Commenters mostly did one of two things. They riffed on the idea of an “electric collage,” whatever that might be, or they seconded the idea that Trump supporters are as dumb as the sign falsely suggested. A comment that included what appeared to be the original undoctored photo received no likes or comments.

When I’ve pointed out Photoshopped images, the response I typically get is along the lines of, “I know, but I thought it was funny,” which suggests the persuasive message is more important than veracity.

“Deep fake” videos that have been altered to show something that didn’t happen have been tagged as the next level of subterfuge, which will require even more sophisticated forensic tools.

In an academic paper, currently in pre-print, researchers Soubhik Barari, Christopher Lucas, and Kevin Munger found that deep fakes did a good job of fooling people, but not any better than low-tech fakes, like a photo of a person with the text of a fabricated quote superimposed on it.

Greg Miller highlighted the study in “The Enduring Allure of Conspiracy Theories” in Knowable Magazine and described how various cognitive biases lead us to accept bad information.

The media bias chart

Assuming we want reliable information that is unbiased, where should we look? Within our lifetimes, the major national and international media were once seen as trusted neutral observers. But with the proliferation of opinion-heavy cable news channels that started in the late 1980s after the revocation of the Fairness Doctrine, and later internet-only aggregators and news-like sites, that trust has mostly disappeared. Today even the news organizations that strive for unbiased reporting are often the hardest hit with allegations of bias, often simultaneously by people with opposing worldviews.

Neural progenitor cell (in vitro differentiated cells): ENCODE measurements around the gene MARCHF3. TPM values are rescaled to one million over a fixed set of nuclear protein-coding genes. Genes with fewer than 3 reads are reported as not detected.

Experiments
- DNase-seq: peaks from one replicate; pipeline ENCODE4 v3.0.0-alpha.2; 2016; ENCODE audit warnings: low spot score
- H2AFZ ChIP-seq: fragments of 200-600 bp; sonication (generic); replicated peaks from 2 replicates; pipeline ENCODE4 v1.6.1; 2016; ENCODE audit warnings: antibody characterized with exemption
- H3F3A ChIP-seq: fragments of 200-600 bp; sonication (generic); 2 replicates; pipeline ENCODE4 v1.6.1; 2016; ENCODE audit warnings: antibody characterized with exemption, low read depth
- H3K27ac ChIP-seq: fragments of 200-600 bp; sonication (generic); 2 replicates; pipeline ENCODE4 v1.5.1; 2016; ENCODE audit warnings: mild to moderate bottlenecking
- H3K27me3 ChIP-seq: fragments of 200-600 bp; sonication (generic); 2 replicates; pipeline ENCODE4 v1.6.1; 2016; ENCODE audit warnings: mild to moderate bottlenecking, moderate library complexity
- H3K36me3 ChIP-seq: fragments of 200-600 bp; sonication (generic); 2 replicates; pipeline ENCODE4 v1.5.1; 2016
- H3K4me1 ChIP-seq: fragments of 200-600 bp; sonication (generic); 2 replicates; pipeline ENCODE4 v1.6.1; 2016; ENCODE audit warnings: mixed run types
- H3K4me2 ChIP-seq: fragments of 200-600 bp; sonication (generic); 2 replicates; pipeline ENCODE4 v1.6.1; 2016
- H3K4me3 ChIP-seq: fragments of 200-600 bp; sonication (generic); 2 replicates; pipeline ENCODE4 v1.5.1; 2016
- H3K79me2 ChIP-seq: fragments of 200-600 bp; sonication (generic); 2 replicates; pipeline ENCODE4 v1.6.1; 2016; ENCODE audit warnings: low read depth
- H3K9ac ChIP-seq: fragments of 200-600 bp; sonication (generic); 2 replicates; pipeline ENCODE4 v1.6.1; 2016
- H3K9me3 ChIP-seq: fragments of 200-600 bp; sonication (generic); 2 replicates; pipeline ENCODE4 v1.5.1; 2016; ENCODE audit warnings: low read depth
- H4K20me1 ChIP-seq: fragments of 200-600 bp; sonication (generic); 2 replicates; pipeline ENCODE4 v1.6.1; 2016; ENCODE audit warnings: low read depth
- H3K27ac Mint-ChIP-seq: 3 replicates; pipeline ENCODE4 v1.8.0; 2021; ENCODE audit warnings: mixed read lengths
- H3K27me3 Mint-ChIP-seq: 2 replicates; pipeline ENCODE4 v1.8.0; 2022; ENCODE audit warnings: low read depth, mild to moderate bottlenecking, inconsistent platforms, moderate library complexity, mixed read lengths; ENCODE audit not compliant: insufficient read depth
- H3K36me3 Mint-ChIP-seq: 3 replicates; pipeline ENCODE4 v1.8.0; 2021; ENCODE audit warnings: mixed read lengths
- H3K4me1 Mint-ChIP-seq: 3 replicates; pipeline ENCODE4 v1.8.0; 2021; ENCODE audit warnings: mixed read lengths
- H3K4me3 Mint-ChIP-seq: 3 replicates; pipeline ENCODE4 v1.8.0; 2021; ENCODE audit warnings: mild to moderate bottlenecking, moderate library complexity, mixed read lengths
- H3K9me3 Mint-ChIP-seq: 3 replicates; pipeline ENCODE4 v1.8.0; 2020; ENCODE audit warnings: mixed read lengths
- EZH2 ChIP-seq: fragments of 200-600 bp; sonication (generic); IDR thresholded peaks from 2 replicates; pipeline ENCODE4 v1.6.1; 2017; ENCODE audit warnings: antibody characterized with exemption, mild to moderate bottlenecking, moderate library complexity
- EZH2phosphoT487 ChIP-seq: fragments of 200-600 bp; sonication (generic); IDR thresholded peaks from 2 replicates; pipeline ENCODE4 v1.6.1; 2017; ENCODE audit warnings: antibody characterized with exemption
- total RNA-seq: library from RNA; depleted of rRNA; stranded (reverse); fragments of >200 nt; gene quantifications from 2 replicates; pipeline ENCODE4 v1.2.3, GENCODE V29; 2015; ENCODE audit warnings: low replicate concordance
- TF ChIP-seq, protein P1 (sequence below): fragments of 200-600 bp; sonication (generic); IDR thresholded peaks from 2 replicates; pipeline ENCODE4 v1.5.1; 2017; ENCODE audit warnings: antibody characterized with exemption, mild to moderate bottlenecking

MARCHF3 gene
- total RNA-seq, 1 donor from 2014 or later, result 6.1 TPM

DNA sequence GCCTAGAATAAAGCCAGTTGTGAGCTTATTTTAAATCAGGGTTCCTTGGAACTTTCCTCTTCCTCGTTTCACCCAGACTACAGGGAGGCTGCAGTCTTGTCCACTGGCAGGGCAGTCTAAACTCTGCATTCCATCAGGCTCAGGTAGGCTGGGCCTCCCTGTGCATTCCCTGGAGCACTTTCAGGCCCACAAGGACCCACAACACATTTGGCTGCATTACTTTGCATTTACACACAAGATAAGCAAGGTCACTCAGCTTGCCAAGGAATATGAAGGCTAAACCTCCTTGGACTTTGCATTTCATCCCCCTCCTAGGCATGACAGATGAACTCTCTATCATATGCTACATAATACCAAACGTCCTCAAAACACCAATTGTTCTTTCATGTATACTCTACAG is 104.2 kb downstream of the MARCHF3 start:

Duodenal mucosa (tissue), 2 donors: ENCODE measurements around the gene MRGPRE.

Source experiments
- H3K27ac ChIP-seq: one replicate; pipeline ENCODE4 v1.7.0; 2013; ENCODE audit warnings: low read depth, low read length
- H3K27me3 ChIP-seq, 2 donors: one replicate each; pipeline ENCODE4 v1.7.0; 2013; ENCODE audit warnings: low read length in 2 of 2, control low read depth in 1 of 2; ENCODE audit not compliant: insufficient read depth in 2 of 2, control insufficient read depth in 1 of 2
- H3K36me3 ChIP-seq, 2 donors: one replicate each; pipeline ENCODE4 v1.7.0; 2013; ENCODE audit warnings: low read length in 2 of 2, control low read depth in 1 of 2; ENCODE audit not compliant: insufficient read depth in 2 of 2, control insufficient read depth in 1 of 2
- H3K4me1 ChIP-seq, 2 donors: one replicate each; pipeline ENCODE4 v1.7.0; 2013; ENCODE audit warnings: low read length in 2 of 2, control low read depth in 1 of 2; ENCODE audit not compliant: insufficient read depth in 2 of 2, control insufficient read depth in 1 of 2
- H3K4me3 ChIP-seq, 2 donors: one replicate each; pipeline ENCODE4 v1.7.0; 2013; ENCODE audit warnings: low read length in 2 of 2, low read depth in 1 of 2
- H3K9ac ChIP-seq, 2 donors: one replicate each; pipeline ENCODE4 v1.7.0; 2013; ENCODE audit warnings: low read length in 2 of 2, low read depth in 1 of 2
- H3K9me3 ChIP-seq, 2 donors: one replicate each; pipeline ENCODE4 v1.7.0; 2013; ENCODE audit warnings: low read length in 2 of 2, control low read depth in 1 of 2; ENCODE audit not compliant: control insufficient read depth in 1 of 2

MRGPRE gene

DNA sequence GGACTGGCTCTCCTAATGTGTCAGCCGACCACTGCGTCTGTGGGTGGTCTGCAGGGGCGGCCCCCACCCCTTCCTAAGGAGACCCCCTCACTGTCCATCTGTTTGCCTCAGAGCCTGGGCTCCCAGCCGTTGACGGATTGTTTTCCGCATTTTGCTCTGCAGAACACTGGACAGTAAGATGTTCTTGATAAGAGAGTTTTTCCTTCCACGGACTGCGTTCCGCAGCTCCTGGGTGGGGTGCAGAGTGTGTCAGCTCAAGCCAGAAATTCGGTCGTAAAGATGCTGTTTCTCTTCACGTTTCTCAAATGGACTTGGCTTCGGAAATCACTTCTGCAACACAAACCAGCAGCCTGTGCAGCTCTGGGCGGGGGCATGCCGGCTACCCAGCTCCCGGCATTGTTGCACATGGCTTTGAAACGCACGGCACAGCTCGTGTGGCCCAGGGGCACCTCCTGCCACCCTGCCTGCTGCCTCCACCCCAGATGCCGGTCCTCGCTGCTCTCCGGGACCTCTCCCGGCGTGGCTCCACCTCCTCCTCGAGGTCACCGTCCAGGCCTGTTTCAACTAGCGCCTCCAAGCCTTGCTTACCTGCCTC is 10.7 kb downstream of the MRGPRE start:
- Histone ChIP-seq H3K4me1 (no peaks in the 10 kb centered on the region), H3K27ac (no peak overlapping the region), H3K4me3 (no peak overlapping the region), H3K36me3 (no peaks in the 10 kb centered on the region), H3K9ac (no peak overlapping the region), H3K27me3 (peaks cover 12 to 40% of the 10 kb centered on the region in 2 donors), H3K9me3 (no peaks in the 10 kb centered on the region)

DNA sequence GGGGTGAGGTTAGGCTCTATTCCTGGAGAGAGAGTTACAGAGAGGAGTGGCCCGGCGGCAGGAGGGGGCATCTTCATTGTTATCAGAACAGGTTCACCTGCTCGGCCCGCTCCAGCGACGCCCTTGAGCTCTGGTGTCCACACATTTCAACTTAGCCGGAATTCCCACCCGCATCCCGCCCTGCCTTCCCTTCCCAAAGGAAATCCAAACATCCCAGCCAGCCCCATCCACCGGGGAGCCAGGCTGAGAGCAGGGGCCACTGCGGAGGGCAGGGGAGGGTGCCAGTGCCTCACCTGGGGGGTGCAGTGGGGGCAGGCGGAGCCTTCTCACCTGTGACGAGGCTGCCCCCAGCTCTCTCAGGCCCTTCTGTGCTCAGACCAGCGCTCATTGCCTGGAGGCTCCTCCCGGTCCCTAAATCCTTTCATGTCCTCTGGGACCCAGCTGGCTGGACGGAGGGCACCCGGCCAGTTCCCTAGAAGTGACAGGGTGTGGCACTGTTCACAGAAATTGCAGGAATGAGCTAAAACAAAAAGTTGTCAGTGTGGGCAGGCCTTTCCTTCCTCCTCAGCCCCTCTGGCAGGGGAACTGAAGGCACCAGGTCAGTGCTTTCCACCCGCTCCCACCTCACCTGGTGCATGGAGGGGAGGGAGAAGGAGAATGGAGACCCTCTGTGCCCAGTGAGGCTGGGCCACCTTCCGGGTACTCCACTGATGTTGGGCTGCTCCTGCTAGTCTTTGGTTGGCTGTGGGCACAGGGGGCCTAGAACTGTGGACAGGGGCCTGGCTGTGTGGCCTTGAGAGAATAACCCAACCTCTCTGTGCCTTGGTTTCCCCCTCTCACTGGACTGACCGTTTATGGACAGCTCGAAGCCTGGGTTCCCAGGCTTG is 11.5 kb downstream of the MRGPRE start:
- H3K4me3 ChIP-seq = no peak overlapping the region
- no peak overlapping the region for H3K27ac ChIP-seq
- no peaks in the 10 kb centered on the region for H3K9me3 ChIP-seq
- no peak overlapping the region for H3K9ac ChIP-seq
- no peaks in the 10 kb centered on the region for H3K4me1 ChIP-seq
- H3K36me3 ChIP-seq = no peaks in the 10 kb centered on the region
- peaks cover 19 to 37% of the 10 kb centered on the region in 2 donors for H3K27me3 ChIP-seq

Starting in 2018, Vanessa Otero, Denver, Colorado–area patent attorney and founder of Ad Fontes Media, set out to analyze news stories for bias and reliability. The resulting media bias chart, first published in 2019 and updated regularly, plots a sampling of 8,500 news articles on a matrix with the horizontal axis corresponding to political leaning and the vertical axis representing the trustworthiness of the reporting — the higher on the chart, the more accurate, the lower, the more likely that it is heavy on opinion, analysis, and in the lower regions, that it traffics in extremism.